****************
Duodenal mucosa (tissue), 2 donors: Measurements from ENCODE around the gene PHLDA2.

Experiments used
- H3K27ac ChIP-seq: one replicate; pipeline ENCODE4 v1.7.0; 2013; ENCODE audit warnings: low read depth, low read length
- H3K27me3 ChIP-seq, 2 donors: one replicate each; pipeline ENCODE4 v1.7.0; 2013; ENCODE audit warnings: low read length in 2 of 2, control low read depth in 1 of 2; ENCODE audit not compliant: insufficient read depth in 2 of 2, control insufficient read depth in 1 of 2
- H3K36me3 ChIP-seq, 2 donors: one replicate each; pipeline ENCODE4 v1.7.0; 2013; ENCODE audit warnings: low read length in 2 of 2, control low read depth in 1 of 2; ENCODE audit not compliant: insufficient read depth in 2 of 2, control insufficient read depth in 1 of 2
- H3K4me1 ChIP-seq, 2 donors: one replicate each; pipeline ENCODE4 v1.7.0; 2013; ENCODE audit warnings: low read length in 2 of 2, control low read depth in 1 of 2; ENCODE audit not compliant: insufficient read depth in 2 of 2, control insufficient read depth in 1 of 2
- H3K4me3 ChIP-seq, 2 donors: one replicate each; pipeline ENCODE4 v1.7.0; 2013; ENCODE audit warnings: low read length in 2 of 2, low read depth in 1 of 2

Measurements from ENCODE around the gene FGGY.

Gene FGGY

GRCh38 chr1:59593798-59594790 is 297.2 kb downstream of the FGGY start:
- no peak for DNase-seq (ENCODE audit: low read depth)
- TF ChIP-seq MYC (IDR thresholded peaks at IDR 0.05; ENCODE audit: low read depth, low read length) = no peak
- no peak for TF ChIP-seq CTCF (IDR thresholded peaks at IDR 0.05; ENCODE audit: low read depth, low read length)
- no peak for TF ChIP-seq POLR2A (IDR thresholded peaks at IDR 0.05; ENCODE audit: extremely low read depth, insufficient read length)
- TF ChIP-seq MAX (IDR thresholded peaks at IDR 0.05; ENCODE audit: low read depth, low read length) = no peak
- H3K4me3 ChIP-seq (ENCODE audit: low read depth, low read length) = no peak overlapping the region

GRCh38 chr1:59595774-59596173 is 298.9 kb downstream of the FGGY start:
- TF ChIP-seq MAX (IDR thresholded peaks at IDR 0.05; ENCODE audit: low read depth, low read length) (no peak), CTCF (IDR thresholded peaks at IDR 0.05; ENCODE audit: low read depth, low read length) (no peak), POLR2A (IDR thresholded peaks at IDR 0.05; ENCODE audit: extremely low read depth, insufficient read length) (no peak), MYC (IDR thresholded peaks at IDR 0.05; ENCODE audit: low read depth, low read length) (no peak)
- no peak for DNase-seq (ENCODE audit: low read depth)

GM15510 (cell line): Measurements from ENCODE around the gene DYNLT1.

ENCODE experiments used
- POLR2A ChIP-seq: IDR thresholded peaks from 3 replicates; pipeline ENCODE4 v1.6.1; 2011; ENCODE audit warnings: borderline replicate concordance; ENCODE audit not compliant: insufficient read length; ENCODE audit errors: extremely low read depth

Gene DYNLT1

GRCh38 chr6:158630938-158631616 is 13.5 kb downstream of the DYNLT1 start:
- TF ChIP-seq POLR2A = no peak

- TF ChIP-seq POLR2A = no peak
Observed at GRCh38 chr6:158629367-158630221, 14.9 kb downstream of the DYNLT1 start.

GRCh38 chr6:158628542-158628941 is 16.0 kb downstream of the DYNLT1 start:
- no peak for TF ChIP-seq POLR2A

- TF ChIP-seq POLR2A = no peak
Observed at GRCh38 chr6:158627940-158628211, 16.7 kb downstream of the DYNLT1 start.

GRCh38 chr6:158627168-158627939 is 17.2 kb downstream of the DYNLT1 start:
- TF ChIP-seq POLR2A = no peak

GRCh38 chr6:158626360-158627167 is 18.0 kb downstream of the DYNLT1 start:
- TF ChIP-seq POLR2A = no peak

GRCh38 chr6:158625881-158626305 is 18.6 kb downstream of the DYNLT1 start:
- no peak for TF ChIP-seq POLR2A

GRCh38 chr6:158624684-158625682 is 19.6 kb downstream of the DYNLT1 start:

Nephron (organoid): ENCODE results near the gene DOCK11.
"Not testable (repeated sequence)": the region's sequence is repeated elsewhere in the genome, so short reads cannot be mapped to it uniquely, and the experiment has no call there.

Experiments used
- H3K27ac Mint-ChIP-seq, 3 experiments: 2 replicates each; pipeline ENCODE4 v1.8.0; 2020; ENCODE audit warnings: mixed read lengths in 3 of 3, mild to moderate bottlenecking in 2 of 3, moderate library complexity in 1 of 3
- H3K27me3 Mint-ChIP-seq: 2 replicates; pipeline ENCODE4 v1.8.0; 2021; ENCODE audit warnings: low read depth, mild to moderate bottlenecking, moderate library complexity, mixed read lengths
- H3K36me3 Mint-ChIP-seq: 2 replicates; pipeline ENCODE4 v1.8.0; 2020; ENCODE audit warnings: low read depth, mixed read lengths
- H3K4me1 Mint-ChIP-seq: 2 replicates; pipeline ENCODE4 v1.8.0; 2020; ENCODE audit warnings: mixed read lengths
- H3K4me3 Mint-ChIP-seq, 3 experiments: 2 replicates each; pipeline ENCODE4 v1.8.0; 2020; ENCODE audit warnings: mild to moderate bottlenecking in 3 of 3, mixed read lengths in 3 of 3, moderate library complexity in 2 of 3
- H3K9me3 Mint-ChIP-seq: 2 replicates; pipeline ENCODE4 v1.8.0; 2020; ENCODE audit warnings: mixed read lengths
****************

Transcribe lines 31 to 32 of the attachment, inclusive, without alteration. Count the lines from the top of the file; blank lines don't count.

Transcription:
Observed at GRCh38 chr6:158627940-158628211, 16.7 kb downstream of the DYNLT1 start.

GRCh38 chr6:158627168-158627939 is 17.2 kb downstream of the DYNLT1 start: